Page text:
Study: Young Girls More Likely to Be Fat

May 09, 2007 By MATTIAS KAREN, Associated Press Writer

(AP) -- As every Western nation struggles with child obesity, the Swedes are puzzled by an unusual blip in the data: Why are little girls more likely to be fat than little boys? A recent study by researchers at Sweden's Uppsala University showed that today's 4-year-old girls were six times as likely to be obese compared to 20 years ago - a bigger jump than among boys.



Content from The Associated Press expires 15 days after original publication date. For more information about The Associated Press, please visit www.ap.org .

Explore further: Doubt cast over air pollution link between childhood leukemia and power lines

add to favorites email to friend print save as pdf

Related Stories

Google execs discuss regulation, innovation and bobble-heads

1 hour ago

Eric Schmidt and Jonathan Rosenberg help run Google, one of the world's best-known, most successful - and most controversial - companies. They've just published a new book, "How Google Works," a guide to managing what they ...

Developing the battery of the future

1 hour ago

The search for the next generation of batteries has led researchers at the Canadian Light Source synchrotron to try new methods and materials that could lead to the development of safer, cheaper, more powerful, ...

Gamers' funding fuels meteoric rise of 'Star Citizen'

1 hour ago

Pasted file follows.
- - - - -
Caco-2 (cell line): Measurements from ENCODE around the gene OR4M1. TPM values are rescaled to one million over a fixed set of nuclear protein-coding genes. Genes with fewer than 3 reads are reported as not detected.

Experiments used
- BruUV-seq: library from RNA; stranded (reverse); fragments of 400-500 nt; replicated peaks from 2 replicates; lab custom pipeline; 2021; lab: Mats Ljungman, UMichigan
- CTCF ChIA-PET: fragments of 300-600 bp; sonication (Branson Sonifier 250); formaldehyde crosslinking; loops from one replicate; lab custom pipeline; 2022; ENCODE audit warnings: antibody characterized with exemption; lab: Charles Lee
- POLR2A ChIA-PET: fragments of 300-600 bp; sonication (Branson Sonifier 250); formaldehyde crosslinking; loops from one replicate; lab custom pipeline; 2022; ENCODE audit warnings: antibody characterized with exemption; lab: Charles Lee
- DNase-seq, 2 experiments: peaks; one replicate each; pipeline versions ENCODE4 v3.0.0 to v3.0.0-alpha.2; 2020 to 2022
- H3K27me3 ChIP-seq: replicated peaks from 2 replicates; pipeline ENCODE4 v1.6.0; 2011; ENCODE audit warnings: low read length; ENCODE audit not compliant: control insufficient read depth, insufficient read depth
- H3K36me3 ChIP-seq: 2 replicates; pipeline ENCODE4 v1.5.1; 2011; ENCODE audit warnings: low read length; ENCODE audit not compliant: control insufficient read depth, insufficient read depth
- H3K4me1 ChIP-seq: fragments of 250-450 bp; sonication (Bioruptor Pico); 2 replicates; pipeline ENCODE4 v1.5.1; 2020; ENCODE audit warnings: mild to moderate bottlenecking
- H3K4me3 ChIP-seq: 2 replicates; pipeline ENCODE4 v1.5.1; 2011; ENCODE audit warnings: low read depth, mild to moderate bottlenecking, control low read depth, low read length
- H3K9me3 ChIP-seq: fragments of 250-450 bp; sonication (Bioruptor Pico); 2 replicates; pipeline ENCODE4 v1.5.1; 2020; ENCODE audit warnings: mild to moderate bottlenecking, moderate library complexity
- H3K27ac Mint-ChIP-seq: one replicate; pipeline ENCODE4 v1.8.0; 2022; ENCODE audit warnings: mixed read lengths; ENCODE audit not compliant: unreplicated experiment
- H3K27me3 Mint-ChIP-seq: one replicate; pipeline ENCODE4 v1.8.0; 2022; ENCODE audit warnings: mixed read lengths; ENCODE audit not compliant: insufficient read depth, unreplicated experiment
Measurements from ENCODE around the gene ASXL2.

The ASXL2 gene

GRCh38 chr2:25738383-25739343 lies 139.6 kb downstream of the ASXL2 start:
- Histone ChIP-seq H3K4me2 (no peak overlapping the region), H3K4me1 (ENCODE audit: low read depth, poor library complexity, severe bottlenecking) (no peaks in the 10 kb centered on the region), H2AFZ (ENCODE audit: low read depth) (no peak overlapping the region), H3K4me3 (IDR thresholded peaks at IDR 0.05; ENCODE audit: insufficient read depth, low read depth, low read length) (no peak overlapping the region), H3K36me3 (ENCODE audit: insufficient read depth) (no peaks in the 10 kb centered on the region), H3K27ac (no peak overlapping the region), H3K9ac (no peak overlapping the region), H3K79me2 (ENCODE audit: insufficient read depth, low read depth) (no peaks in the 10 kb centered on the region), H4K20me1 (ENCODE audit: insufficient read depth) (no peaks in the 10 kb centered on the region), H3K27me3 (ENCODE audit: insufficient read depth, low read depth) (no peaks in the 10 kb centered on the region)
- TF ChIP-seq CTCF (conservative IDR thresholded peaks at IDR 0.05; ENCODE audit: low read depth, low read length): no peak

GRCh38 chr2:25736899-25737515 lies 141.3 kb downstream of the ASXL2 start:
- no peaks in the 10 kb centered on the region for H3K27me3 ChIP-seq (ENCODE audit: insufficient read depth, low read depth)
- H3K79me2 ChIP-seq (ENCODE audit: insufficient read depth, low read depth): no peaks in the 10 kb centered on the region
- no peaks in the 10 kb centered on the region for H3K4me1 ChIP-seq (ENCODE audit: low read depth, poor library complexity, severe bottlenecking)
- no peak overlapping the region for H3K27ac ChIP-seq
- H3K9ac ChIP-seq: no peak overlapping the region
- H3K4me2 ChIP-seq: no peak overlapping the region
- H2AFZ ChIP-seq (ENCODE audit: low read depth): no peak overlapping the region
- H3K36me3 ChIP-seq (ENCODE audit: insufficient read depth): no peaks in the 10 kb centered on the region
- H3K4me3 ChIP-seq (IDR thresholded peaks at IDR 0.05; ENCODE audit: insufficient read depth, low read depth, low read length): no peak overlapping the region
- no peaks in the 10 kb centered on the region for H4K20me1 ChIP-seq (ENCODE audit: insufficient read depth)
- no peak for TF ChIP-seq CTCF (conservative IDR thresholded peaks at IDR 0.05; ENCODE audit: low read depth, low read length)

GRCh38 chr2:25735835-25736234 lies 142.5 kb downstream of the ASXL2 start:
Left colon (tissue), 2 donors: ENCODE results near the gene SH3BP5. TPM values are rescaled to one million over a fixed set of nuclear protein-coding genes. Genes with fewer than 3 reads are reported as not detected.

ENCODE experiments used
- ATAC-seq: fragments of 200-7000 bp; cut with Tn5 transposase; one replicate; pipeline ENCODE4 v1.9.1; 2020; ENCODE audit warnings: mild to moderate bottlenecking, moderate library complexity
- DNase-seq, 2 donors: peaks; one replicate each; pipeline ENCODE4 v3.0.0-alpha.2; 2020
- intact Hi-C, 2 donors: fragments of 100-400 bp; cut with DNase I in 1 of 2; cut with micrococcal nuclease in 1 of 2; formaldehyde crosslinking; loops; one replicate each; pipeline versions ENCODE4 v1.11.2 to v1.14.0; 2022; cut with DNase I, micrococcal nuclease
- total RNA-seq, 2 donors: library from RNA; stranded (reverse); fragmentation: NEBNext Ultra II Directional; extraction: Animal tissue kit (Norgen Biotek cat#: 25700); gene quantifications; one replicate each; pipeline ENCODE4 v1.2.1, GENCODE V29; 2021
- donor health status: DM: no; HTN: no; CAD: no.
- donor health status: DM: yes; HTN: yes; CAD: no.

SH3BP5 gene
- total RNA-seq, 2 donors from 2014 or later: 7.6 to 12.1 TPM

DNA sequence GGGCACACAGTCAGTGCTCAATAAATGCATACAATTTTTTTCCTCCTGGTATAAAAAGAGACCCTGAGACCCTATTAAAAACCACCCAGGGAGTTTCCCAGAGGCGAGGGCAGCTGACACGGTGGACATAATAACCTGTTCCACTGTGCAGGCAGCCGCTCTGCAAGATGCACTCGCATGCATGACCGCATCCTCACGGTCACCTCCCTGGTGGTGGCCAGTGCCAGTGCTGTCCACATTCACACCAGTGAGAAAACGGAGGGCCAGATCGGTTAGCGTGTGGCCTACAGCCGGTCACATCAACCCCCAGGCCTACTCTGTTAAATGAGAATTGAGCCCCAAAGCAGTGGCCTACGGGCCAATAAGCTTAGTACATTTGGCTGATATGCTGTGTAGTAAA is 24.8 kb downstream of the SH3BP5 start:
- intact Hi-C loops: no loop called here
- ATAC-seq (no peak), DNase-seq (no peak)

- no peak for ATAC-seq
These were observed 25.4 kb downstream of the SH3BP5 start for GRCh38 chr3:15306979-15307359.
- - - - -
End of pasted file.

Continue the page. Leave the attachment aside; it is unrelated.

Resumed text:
Chris Roberts' brain spun out a grand vision: a rich, immersive galaxy; exquisite spaceships traversing between infinite star systems with thousands of computer gamers manning the cockpits, racing, dogfighting and defending ...

LinkedIn reports 3Q loss but sales climb

2 hours ago

LinkedIn Corp. posted a third-quarter loss on Thursday, but its results were better than expected as revenue grew sharply, sending shares of the online professional networking service higher in extended trading.

Recommended for you

Cell death proteins key to fighting disease

2 hours ago

Melbourne researchers have uncovered key steps involved in programmed cell death, offering new targets for the treatment of diseases including lupus, cancers and neurodegenerative diseases.

Unlocking the secrets of pulmonary hypertension

18 hours ago

A UAlberta team has discovered that a protein that plays a critical role in metabolism, the process by which the cell generates energy from foods, is important for the development of pulmonary hypertension, a deadly disease.

User comments : 0

Please sign in to add a comment. Registration is free, and takes less than a minute. Read more

Click here to reset your password.
Sign in to get notified via email when new comments are made.